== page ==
Community participation in the Zimbabwe Community Development Association (ZCDA) ISAL project : a development communication perspective.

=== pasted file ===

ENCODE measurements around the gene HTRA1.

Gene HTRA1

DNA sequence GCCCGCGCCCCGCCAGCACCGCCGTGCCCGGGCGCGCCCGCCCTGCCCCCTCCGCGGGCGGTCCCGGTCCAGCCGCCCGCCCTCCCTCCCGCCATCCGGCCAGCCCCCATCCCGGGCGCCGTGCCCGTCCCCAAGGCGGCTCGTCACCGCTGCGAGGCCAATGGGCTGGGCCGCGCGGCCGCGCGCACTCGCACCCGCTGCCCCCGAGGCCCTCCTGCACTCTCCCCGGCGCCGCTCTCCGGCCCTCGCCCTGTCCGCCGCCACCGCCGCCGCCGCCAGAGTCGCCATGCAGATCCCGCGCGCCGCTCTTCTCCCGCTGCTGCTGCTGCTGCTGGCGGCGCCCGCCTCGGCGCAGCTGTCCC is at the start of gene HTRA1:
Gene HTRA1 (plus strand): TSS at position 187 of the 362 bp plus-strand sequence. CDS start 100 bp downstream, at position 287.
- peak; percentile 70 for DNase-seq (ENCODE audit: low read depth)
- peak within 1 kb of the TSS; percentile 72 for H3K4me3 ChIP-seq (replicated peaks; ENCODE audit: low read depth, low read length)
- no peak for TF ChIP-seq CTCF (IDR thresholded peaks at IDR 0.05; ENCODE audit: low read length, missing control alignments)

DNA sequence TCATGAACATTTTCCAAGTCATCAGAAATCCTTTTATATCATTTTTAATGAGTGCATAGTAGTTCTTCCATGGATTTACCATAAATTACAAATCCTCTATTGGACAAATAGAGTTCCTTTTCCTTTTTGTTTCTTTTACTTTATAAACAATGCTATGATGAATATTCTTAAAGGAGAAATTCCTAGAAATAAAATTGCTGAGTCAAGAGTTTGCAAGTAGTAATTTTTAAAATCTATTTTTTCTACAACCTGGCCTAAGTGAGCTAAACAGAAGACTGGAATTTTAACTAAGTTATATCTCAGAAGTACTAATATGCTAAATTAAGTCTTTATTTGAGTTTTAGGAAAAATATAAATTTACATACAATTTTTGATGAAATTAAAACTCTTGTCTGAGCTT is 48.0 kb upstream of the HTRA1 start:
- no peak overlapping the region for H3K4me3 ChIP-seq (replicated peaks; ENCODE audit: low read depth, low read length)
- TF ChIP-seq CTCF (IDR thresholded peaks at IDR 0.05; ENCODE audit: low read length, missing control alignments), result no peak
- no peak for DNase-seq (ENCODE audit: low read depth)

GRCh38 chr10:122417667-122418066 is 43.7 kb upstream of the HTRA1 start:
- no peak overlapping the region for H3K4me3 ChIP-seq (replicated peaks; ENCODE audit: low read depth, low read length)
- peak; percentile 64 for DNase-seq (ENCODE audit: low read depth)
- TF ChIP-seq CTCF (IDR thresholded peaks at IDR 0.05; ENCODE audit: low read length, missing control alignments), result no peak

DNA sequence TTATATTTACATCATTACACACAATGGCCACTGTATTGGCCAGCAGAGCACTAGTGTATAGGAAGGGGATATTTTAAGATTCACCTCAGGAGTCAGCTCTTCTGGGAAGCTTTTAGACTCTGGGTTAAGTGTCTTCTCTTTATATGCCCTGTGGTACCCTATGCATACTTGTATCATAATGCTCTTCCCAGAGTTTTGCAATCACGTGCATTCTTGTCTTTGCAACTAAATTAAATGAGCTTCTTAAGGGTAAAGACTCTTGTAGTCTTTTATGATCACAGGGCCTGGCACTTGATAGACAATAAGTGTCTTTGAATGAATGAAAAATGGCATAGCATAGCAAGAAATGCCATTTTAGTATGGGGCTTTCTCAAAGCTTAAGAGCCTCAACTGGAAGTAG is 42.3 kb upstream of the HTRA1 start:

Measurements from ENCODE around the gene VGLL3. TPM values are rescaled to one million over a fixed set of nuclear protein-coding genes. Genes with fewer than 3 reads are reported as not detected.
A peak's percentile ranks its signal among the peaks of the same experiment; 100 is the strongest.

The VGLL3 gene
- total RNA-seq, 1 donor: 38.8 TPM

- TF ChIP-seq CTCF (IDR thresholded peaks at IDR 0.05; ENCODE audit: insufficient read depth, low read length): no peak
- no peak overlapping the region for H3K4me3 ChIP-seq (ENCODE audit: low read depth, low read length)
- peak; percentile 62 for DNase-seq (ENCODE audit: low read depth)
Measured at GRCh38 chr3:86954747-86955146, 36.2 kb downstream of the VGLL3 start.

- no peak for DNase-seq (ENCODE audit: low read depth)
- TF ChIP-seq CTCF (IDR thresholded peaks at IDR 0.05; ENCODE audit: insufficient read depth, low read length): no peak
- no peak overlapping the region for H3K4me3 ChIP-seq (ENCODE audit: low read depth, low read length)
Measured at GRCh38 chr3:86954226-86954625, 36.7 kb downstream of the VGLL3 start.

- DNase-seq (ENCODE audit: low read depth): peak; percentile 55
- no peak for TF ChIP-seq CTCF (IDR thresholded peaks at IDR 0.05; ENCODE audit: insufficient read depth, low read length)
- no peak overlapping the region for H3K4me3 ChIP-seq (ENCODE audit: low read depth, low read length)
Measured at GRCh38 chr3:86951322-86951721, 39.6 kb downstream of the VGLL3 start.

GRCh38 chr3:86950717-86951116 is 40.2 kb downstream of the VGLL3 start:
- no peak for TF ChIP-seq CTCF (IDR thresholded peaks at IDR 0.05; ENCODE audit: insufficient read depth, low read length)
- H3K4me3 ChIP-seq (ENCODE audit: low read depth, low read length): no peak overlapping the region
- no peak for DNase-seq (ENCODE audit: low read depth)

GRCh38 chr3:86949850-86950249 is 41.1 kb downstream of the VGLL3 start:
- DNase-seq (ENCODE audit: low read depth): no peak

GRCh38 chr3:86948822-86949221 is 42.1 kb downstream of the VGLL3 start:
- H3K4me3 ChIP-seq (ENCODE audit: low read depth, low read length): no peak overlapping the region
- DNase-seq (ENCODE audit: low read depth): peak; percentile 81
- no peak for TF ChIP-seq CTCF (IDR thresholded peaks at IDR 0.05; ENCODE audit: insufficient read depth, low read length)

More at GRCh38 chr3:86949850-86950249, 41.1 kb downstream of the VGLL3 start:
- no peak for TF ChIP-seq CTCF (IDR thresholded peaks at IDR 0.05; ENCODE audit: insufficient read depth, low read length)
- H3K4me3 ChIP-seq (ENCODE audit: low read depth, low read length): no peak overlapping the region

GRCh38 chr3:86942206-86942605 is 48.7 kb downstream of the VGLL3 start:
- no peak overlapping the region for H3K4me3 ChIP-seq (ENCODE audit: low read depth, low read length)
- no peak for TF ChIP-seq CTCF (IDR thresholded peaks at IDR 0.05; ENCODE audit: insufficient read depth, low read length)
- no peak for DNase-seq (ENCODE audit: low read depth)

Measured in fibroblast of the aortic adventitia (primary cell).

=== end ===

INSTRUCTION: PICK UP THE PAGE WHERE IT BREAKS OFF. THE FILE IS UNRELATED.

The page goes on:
Community social change projects emphasise the need for participatory communication practises. The intended beneficiaries are expected to participate in the social change projects, but often their voices are not fully heard. This study therefore seeks to ‘write from below’, by investigating the participation of Gutu Ward 13 community members in the Zimbabwe Community Development Association (ZCDA) Internal Savings and Lending (ISAL) microfinance project. This research is cognisant of the key role that the community members play in social change projects. As such, the culture-centred approach (Dutta, 2008, 2011) is employed as the methodological and conceptual framework for this study, as it acknowledges the importance in the interaction of culture, structure and agency. This study also uses the Communication for Participatory Development (CFPD) model (Kincaid and Figueroa, 2009) as a benchmark upon which participation in the ZCDA ISAL project is analysed. Participation is complex, and in this study participation is conceptualised as power (Arnstein, 1969). Thus, the participatory process should be empowering and accord power to those without it, or those previously excluded from social change projects. This research analyses the participation trends, forms of participation, self-exclusion and non-participation in the ISAL project. It adopts a qualitative research approach and data was collected via focus group discussions with Gutu Ward 13 members participating in the ISAL project, key informant interviews with the village development workers, and external social change agents such as ZCDA staff. Participant observation was undertaken at the Gutu Ward centre during a community meeting and also during the interviews. From the findings and literature, convergence highlights how social cohesion influences the participation of certain stakeholders in the microfinance project. Divergence also highlights the reasons for non- participation and self-exclusion of the stakeholders, most of which are at the ‘margins’. This highlights the need to include and encourage participation from previously excluded groups in community projects, and also for the development of a structure which facilitates equal agency in participation, because community interests influences participation. More so, the participation of community members during the project aids in future participation and ownership.
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